Trolls Gonna Troll: when online doxxers (try to) come get you

I just saw this come up on Twitter:

I remember when the LIS Microaggressions zine stopped coming out – I had no idea that this kind of political trolling was part of the reason why. But in this piece, Elvia does essentially talk through a lot of the steps that Eva discussed today, and actually ends with concrete suggestions for how to handle the threats.

The exact same thing happened to my partner but the story was never picked up by bigger media outlets.

Sorry to hear that this also happened to your partner @librarianbryan. 8chan’s /pol/ board tried to dox me last year, too. Here’s an archived link of some of it (not all – it went on for another week or so after this): (content warning – harassment, death threats, anti-semitism, and a whole lot else)

Thanks for sharing this @kellymce. I’ve been planning to cover doxing here in later weeks, so I’ll incorporate these folks experience into what I cover. What happened to them is sadly quite typical, and unfortunately the best defense against things like this is basically good offense…taking steps to protect yourself BEFORE it happens. And that isn’t very easy to do, because how do you know that you’ll become a target? We’ll talk more about this when we cover doxing, and I’ll share more about my own experience, and what I think made the attack less severe than it could have been, and what I did afterwards to change my threat model.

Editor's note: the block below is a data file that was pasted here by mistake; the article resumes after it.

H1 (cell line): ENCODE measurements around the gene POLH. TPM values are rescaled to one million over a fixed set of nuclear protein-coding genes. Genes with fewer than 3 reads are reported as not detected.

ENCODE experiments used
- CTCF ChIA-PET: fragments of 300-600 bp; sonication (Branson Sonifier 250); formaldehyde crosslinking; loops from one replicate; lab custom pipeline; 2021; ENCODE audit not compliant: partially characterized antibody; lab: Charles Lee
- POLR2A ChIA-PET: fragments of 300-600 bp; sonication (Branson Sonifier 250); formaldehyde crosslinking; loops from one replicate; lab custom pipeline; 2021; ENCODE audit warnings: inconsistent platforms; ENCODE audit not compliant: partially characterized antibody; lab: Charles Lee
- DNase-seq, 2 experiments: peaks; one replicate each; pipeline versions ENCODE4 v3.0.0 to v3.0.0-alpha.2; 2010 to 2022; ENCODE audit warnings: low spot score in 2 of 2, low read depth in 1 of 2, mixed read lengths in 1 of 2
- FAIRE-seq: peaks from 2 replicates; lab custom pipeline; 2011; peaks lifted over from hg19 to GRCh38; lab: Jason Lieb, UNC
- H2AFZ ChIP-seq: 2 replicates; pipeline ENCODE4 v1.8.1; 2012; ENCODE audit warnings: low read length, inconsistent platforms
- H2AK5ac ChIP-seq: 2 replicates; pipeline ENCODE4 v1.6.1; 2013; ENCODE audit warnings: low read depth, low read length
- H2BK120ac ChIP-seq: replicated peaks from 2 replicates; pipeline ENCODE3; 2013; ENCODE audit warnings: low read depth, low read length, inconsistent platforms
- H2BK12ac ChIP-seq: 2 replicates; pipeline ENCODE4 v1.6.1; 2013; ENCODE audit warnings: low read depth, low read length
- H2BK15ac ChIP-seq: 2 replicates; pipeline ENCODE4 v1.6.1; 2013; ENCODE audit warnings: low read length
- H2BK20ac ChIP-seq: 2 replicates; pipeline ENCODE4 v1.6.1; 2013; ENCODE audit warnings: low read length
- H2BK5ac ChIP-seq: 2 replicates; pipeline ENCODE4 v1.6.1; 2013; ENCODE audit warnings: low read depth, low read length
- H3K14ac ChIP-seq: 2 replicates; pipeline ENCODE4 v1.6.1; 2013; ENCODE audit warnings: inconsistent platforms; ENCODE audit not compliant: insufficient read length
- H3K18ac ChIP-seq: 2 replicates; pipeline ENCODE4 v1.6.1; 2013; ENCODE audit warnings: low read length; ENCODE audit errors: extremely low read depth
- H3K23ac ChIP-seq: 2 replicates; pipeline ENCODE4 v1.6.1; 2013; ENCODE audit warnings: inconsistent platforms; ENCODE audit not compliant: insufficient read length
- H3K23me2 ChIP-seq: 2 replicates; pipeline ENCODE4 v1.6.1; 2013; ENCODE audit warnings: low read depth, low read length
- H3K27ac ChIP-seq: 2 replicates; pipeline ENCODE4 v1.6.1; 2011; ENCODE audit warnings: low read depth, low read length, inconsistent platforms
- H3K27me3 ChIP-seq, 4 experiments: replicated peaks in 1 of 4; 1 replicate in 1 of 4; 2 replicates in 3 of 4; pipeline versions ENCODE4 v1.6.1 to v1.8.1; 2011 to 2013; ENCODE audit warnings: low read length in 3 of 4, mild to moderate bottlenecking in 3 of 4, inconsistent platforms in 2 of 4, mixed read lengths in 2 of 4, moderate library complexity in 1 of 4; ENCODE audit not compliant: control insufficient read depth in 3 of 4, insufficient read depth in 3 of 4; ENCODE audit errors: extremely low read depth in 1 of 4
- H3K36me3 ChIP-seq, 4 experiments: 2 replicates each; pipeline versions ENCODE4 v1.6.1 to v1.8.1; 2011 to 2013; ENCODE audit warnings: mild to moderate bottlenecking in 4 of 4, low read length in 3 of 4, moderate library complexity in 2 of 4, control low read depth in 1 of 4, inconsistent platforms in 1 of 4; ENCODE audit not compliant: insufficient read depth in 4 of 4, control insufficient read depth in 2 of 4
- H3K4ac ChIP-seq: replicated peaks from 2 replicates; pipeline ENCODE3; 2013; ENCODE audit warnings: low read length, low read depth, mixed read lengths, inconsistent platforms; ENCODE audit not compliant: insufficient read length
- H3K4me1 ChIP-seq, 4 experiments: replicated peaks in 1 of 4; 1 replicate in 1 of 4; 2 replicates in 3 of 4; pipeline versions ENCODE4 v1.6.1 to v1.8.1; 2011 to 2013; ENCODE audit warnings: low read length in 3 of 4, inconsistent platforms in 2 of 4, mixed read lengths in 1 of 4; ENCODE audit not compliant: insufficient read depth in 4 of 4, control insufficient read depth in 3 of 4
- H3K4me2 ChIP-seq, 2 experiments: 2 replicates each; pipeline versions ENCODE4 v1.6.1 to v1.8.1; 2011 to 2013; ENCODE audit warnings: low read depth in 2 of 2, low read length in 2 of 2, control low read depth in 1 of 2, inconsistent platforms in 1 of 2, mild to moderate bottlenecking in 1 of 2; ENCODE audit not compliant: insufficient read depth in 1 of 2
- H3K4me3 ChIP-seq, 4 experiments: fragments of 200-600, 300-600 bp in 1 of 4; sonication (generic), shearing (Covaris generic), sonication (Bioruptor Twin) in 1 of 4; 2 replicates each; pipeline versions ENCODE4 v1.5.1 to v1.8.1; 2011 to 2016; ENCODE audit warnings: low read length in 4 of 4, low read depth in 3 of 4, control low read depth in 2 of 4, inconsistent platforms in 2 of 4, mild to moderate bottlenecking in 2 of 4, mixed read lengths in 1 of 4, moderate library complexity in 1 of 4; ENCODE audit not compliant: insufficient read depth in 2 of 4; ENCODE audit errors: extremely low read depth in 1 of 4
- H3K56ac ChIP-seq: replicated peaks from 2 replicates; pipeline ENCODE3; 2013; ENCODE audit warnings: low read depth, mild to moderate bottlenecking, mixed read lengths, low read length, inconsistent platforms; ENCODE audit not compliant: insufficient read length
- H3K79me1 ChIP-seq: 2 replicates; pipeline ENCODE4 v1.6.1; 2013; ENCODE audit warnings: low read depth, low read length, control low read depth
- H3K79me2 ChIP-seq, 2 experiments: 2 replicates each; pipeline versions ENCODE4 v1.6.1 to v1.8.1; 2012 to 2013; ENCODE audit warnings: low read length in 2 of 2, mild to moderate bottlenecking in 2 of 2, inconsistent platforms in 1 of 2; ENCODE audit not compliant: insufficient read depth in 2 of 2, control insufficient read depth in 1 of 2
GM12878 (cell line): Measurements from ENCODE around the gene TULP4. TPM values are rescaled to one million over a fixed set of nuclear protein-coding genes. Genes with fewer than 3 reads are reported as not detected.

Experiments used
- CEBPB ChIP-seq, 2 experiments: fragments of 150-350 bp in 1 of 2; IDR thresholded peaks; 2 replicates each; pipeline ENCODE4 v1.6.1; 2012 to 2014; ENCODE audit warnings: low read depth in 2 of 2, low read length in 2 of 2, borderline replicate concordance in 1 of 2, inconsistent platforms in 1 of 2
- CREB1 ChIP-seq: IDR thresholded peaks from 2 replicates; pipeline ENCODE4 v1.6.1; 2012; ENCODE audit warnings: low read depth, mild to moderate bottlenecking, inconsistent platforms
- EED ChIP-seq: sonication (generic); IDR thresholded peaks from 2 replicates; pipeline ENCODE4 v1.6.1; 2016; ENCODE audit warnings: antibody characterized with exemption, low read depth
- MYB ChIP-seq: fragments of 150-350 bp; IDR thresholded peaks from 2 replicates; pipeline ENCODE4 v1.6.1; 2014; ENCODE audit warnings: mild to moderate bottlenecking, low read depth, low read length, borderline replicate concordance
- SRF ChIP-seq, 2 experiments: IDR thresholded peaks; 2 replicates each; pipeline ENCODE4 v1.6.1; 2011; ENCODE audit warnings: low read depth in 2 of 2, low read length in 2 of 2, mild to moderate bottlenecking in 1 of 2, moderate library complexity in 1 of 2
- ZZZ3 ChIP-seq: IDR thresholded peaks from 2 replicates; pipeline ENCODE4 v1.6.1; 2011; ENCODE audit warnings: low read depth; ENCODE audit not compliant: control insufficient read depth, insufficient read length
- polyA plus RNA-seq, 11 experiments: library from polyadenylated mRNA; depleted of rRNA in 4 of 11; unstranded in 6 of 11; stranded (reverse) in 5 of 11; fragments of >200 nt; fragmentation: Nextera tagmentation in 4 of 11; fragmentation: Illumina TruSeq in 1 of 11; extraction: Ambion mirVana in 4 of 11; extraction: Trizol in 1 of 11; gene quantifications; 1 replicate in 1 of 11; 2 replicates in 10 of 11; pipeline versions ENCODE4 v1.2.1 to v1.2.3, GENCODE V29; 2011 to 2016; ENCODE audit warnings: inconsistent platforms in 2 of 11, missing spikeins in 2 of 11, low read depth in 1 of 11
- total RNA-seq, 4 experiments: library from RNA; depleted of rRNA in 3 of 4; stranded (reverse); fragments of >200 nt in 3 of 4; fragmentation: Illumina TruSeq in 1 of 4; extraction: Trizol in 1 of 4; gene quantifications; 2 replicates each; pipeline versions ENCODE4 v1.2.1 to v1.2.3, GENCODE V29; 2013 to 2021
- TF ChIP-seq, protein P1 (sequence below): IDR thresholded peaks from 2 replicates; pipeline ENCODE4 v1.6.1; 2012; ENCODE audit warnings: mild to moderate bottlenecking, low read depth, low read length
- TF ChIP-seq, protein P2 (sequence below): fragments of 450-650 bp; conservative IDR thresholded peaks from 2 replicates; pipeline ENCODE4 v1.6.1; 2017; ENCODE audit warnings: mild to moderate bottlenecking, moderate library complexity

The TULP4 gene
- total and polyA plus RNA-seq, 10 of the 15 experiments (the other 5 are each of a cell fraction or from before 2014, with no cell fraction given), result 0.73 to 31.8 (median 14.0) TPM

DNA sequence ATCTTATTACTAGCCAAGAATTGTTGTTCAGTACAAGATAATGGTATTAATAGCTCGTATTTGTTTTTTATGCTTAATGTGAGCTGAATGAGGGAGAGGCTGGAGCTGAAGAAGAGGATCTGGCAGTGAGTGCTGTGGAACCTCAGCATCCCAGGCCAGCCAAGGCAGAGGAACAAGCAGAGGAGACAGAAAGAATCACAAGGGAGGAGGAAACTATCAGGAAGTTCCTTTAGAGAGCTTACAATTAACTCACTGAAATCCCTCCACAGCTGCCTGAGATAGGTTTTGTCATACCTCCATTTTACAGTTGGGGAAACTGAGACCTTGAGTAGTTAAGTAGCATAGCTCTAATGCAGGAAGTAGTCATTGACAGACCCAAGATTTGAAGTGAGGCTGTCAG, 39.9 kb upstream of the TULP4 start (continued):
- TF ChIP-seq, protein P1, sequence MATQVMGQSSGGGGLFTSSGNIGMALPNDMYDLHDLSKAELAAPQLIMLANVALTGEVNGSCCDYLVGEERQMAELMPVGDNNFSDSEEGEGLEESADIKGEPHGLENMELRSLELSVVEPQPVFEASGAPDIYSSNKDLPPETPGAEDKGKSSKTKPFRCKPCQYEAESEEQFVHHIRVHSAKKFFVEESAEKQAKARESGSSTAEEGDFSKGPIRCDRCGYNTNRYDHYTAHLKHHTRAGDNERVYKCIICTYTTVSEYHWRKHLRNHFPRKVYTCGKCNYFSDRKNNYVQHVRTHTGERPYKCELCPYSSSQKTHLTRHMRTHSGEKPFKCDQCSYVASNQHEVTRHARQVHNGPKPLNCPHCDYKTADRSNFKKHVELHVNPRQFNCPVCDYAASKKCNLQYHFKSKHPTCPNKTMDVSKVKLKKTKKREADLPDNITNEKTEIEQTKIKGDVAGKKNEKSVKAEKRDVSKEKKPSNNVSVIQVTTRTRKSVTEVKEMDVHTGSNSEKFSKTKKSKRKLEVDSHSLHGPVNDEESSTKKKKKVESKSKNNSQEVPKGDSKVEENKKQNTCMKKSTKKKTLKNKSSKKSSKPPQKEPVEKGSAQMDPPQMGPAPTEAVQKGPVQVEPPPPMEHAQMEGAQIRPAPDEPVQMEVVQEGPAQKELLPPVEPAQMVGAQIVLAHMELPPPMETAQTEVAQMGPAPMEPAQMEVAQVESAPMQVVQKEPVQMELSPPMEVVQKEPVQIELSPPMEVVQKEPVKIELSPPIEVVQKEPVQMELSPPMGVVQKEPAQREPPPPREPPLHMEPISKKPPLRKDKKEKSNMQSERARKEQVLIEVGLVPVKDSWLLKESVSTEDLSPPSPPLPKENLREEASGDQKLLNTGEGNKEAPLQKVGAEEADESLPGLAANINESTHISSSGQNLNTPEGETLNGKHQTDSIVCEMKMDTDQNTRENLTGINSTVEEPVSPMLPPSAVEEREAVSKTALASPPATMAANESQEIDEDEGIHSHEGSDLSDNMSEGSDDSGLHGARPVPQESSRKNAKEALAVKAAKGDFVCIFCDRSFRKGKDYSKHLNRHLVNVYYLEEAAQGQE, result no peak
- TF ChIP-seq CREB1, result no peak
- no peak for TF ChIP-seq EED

They were not doxxed in such a horrible way, but a partisan blogger used a FOIA request for work emails and then wrote about how library / city was partisan and biased for sending them to a conference. Ironically, the conference and travel was paid for by a grant and not the city.

Oof. Just seeing this now. This part of the article broke my heart:

This incident made me think twice about publishing on open-access platforms like Medium. I know this is pretty contradictory of me to write this on a Medium article, but I’ve cooled off Medium since the first article I published on here. The protections that traditional scholarly publications afford through paid subscriptions allow for protections against general audiences that are looking to find you for malicious reasons.

You do what you gotta do, but thinking about how often I wish people published open-access and how this doxxing stuff intersects with it is something I hadn’t thought of before. The pay/subscription walls actually help in this scenario :frowning:

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I totally understand this person’s thinking and I think people should do what makes them feel safe, but I think “OA or safety” is actually a false dichotomy. First, unless the persons only online presence is behind a paywall, this method won’t actually protect them. Tweets, Youtube lectures, or other public posts that reveal their beliefs could get them in the crosshairs of 4chan or whatever. In my experience, the best defense is to live your beliefs openly while also making sure to take anti-doxing measures (locking down accounts and access to personal data) to make sure that if you are doxed, they can’t harm you or your family. We will talk about this in-depth in one of the coming weeks. Oh and also, if you are someone who is so heavily targeted that publishing anything is risky, a carefully maintained pseudonym is a good way to publish safely. Of course, that means it won’t be credited to your name, so that creates its own problems, especially for marginalized people who especially need readily available published work. But yeah, we will talk about all of these issues when we get to doxing.

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